Few writers have been able to evoke the bare beams of poverty or the lambent lives of those who endure it with more dignity than Fumiko Hayashi (1903-1951).

It therefore seems fitting that I pick the iciest day of winter to walk northwest of Nakai Station (on both the Seibu Shinjuku and Oedo lines in Shinjuku Ward) in search of the home of this feminist author who ousted penury with a pen.

I find a sign pointing uphill to the Hayashi Fumiko Memorial Hall, and I worry it will be a dank concrete place full of musty books in locked glass cases. At nearby garden cafe Ra-Ra-Ra, I chat with 65-year-old owner Mitsue Maezawa, who tells me, “I opened my business when my grandchildren were grown. I was inspired by Hayashi’s independence.”

Maezawa also assures me that the home where Hayashi lived the last 10 years of her short life, from 1941-51, is well worth visiting. Climbing Yon-no-saka (Fourth Slope), I see that she’s right. Tucked behind the remains of the bamboo grove that Hayashi loved, a sukiya-tsukuri (refined, tea house-inspired) home seamlessly incorporates features considered modern for 1941, such as a large kitchen and small reception parlor — elements that Hayashi and her architect, Bunya Yamaguchi, designed together.

Building-size restrictions back then meant that Hayashi had to split the residence into what amounts to two houses — one for guests and editorial meetings, the other for her husband, painter Tezuka Ryokubin, their adopted son, Tai, and for writing.

A child of itinerant peddlers and no stranger to poverty or abusive love affairs, Hayashi nonetheless gambled on success, exhausting her savings to buy this land in Nakai. Proceeds from two of her most famous works, “Yukigumo” (“Floating Clouds”) and “Horoki” (“A Vagabond’s Diary”), then helped cover the building costs.

As I walk the garden, a grounds attendant takes my arm and shows me a purple-tinted yukiwariso (“snow- breaking” hepatica) surrounded by glittering needles of column frost. With plum buds still tight, and the garden mostly dormant, this is an unexpected gift.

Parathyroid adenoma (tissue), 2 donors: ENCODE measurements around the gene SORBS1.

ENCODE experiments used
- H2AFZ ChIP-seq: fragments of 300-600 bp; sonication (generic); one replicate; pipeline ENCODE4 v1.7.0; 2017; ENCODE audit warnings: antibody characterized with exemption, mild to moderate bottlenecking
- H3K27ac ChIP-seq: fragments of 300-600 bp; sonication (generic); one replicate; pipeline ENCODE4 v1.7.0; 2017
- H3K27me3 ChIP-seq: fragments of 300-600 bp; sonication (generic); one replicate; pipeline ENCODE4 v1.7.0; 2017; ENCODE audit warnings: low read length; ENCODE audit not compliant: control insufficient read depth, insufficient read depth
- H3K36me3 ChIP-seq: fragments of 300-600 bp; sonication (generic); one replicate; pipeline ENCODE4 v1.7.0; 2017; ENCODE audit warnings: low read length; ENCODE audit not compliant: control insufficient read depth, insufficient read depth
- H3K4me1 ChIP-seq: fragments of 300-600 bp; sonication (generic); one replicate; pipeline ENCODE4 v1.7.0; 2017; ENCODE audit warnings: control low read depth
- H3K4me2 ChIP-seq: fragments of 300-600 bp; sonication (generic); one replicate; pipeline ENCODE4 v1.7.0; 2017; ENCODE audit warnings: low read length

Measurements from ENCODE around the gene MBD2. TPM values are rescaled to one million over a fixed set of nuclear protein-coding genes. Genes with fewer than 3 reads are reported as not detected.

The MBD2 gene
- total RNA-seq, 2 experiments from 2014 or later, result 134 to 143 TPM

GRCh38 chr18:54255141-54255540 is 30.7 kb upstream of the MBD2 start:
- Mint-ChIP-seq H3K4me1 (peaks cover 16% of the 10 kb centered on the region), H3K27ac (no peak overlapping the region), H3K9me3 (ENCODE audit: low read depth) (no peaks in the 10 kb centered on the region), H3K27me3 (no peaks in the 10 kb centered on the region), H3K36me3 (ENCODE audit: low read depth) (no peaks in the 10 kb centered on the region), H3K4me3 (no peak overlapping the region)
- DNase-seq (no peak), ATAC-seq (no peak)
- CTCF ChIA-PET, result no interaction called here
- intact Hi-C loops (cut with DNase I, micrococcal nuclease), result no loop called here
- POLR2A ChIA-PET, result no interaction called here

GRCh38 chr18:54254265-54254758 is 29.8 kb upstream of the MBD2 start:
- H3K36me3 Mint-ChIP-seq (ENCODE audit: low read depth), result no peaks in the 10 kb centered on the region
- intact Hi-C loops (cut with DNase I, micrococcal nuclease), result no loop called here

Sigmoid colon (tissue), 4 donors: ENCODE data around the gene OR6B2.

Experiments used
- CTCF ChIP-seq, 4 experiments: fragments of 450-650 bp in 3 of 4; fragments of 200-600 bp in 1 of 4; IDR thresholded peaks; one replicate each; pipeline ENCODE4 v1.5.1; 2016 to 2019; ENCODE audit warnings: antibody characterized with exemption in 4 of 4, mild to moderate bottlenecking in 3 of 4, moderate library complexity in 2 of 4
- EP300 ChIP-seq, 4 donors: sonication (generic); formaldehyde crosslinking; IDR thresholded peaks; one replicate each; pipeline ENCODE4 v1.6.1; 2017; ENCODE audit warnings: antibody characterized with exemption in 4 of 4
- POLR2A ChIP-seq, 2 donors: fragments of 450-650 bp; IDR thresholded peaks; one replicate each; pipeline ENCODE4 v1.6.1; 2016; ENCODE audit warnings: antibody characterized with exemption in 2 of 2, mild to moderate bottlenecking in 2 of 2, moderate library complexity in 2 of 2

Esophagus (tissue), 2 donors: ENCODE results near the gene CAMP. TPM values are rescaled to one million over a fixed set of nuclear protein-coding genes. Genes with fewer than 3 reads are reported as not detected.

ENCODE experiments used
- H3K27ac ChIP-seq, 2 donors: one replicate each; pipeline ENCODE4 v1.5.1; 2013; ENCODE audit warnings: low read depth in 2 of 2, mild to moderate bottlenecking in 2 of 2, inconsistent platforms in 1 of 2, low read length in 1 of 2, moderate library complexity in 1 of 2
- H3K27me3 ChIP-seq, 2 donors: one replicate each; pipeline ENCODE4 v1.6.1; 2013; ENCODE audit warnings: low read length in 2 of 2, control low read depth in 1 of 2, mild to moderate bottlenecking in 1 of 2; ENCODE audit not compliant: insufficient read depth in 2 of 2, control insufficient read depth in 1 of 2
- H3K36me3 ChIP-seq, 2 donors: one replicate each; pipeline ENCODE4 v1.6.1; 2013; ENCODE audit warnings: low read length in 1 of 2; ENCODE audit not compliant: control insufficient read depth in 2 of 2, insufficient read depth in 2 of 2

Circling the estate, I peer into the rooms of the houses, so open-aired that clouds and bees could waft through unobstructed. But I’m looking for the place where Hayashi actually wrote.

I know it when I see it; it is the storage room in the family wing where she set up her desk. Shielded from the bright winter sun, insulated by closets, the garden view adjustable with horizontally sliding shoji (paper screens) and a teapot poised on a wooden hibachi: here is a room in which imagination could pace.

I linger on the grounds a bit longer before retracing my steps across the Myoshoji River and then heading east beside its bank. I spot homes, some not 2 meters wide, clinging to the top of its floodwalls, and I wonder who lives in such confines. At a garage, where I think to ask this question, I meet 60-year-old Takashi Otani, who is sedulously snipping a complicated curve from sheet metal.

“Curves are the most difficult to execute,” Otani tells me, explaining that he’s “constructing a roof decoration for Disney, for the ‘Hungry Bear’ attraction.”

Otani has been working in bankin (sheet metal) for 40 years, and is now part of the team doing renovations on the amusement park. “Tokyo Disneyland is 26 years old,” he says while leafing through a book of complex specifications, “so it’s time.”

I discover that Otani lives above his garage workshop, but before I can delve further, he realizes I’m interested in people who work with their hands. He promptly drags me off to meet a friend of his.

Back across the river I go, as Otani explains that this stretch of the Myoshoji used to be full of dyers washing out their fabrics in the clear-running waters. And where there are dyers, there are kimono, and where there are kimono, Otani tells me, there are men engaged in shimi-nuki (stain removal). But as I am about to learn, this is a whole artisan’s craft unto itself.

Yukio Kato is busy repotting plants when we arrive. Otani orders his former school classmate to brush off the dirt and hurry up to show me what shimi-nuki is all about. Kato, extremely good-natured through his puzzlement, immediately complies. He leaps over his low worktable, turns on a gas stove, and spreads out a few kimono and obi fabrics.